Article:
BANGOR, Maine — A new poll indicates that Democratic Sen. Barack Obama and Republican Sen. Susan Collins continue to widen already sizable leads in their respective races, potentially setting the stage for a split ticket in Maine.
Members of Maine’s two major parties, meanwhile, were busy rallying voters on the streets, on the phone and over the airwaves this past weekend during the final push to Tuesday’s historic election.
Obama held a commanding, 20-point lead over Republican presidential hopeful Sen. John McCain of Arizona in SurveyUSA’s final pre-election poll of roughly 675 likely voters from Maine. SurveyUSA’s last poll, released Oct. 21, showed Obama with a 15-point advantage over McCain.
Another polling firm, Market Decisions, gave Obama a 19-point lead over McCain in Maine last week.
In the race for U.S. Senate, Collins was leading her Democratic challenger, Rep. Tom Allen, by 14 percentage points in the most recent poll. That is up from an 11-point advantage for Collins in SurveyUSA’s Oct. 21 poll. Two other recent statewide surveys have put Collins up by 12 and 17 points.
The SurveyUSA poll was conducted for WCSH-TV Portland and WLBZ-TV Bangor and had a margin of error of 3.8 percent.
Collins spent much of the weekend campaigning in Washington County, while Allen spent Saturday and Sunday courting voters in southern Maine, which he has represented in Congress for the past 12 years.
Despite the numbers, neither Democratic nor Republican faithful showed any sign of slowing down.
Armies of volunteers from both major parties were running at full tilt all weekend, knocking on doors, calling registered voters and handing out campaign materials.
On Saturday, the Democratic headquarters in downtown Bangor was bustling as dozens of people were rallying support for Obama, Allen, 2nd Congressional District Rep. Mike Michaud and other Democrats.
Volunteers Vicky Blanchette and Bridgette Chalila were buzzing with excitement from the kind of moment that fuels political volunteers on both sides of the aisle in the latter days of a long campaign.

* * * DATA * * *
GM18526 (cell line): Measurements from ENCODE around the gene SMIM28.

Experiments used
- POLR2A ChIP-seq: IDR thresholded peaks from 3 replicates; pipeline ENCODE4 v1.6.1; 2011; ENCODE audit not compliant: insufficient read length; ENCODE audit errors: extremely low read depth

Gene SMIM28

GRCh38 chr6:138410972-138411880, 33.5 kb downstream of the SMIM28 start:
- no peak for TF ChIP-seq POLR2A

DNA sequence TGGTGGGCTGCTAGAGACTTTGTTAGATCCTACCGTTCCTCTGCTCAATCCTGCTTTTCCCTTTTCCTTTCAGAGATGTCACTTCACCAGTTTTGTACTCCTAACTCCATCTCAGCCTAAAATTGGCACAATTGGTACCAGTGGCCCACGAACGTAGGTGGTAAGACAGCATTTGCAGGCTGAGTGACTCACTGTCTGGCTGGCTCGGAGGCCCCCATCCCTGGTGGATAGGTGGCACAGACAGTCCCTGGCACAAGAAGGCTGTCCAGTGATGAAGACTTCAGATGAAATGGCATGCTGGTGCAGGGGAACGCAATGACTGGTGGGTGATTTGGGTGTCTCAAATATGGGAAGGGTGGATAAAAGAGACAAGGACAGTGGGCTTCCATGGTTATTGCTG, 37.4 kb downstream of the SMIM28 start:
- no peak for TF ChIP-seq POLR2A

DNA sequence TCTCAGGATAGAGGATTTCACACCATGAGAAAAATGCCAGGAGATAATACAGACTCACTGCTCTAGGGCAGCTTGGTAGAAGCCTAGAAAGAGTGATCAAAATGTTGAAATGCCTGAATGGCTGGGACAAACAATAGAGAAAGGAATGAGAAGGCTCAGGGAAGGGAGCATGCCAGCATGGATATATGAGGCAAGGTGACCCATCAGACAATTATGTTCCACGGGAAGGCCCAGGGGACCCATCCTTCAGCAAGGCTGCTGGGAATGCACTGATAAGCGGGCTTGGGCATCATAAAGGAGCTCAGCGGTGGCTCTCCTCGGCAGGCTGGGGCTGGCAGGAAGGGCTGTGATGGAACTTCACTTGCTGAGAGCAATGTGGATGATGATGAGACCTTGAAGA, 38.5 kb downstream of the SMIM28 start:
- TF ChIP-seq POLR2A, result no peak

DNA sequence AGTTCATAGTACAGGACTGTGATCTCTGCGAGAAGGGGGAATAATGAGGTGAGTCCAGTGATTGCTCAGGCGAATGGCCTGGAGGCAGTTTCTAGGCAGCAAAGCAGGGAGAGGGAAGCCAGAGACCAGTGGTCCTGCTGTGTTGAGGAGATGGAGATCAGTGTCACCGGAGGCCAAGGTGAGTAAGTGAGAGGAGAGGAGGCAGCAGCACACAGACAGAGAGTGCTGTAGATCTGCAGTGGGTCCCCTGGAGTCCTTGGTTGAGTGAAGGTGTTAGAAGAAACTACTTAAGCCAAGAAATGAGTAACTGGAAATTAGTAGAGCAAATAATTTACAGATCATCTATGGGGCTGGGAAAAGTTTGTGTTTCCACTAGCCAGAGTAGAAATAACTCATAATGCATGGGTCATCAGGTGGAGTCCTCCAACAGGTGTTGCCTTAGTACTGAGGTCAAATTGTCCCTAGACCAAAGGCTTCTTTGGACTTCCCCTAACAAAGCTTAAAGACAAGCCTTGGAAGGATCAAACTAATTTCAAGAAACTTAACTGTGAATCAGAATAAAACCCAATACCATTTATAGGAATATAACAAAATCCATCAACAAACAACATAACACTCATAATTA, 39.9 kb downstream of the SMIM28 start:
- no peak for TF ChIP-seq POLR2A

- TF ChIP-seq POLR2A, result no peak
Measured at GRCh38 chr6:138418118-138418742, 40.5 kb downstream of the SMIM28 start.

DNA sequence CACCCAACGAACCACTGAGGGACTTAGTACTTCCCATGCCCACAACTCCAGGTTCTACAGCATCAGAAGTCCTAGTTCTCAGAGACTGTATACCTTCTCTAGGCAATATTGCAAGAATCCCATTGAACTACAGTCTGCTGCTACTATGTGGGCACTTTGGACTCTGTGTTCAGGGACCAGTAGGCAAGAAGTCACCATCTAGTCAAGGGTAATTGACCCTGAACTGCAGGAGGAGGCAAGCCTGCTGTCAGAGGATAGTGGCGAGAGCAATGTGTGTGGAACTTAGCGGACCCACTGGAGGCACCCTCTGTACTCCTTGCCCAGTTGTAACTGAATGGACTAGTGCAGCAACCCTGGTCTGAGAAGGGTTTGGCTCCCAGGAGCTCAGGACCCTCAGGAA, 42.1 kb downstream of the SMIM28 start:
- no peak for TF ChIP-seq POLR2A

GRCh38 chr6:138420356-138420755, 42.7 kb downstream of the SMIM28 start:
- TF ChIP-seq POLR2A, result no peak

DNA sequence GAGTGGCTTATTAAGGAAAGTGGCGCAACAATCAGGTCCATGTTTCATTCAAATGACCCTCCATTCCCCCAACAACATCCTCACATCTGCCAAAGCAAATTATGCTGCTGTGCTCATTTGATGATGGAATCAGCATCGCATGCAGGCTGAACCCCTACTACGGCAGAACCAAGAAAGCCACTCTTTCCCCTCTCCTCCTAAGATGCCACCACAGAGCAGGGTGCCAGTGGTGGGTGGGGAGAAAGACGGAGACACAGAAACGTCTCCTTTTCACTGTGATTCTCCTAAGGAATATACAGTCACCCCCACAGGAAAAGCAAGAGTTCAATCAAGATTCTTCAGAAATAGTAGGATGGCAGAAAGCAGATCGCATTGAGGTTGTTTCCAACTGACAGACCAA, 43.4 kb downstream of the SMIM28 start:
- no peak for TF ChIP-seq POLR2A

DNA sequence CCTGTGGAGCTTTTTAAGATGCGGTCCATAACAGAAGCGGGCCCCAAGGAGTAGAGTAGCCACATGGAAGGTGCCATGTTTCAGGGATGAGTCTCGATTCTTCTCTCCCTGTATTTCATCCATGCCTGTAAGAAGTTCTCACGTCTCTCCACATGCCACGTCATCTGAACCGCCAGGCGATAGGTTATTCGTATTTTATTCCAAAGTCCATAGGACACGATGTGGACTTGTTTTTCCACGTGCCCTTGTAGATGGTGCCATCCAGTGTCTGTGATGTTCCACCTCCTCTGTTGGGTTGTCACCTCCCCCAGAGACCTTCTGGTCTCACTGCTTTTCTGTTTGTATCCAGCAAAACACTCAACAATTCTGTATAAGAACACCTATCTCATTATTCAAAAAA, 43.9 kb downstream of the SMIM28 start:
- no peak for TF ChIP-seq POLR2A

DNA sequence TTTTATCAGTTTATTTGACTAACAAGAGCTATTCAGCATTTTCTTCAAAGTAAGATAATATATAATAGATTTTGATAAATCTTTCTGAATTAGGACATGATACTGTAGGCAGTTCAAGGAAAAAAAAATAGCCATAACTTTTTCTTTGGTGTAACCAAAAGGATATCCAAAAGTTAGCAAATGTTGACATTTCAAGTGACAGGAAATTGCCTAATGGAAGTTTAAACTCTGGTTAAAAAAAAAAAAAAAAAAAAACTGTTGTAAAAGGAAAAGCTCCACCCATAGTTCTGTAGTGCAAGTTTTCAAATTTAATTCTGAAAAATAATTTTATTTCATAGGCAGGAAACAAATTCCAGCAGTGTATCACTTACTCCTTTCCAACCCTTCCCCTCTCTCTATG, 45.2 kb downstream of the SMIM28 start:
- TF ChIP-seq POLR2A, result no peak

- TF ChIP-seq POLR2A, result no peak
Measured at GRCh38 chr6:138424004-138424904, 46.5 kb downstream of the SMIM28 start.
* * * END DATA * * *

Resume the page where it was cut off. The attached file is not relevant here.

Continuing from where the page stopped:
The pair were wrapping up their canvassing when they stopped to talk to a man walking his dog down a Bangor street. The man, who was in his 50s, had never before voted but had liked what he heard from Sen. Hillary Clinton during the Democratic primary.
After a bit of talking, Chalila and Blanchette convinced the man to ride with them to the Bangor Civic Center. There, he joined the thousands of others who have cast early ballots.
“He registered and he voted for the very first time today,” said Chalila, still beaming about the encounter more than an hour later.
Chalila, a 35-year-old Bangor resident, said she has been involved in political campaigns since childhood but has never experienced anything like the excitement and organization surrounding Obama. Both she and Blanchette, 43, described this election as pivotal, saying the Obama-Biden ticket could lead the country in a new direction economically, socially and on international relations.
But Maine campaigners are heeding Obama’s warning not to get overconfident despite their candidate’s lead in the polls, they said.
“We’re just not letting up,” Blanchette said.
Of course, neither were their counterparts across town.
“Tuesday night, we are going to be celebrating,” predicted Shelley Wirth, one of several Republican volunteers making phone calls and doing other campaign work at the GOP campaign headquarters in Bangor on Sunday.
A retiree, Wirth travels to Bangor from her home in Medway every day to help out on the campaigns. The Wirths are a military family: Her husband is a career military man, a son is in Afghanistan right now, and a second son just returned from his second tour in Iraq.
Wirth, who herself is former military, was as adamant in her belief that McCain is the only option as Chalila and Blanchette were in their beliefs about Obama. She said McCain has the military background the country needs as well as the experience and know-how to reverse the economic turmoil.
Wirth walked into the McCain office in the summer planning to volunteer on occasion.
“Now I come down every day,” she said. “It’s that important. And the closer it gets, the more important it becomes.”
With so much interest in the election, many people on both sides are predicting record turnout at the polls on Tuesday. And if Bangor’s early-voting turnout is any indication, they won’t likely be disappointed.
Roughly 1,000 people a day visited the Bangor Civic Center during the past week to cast early votes in the state and national election, according to city officials.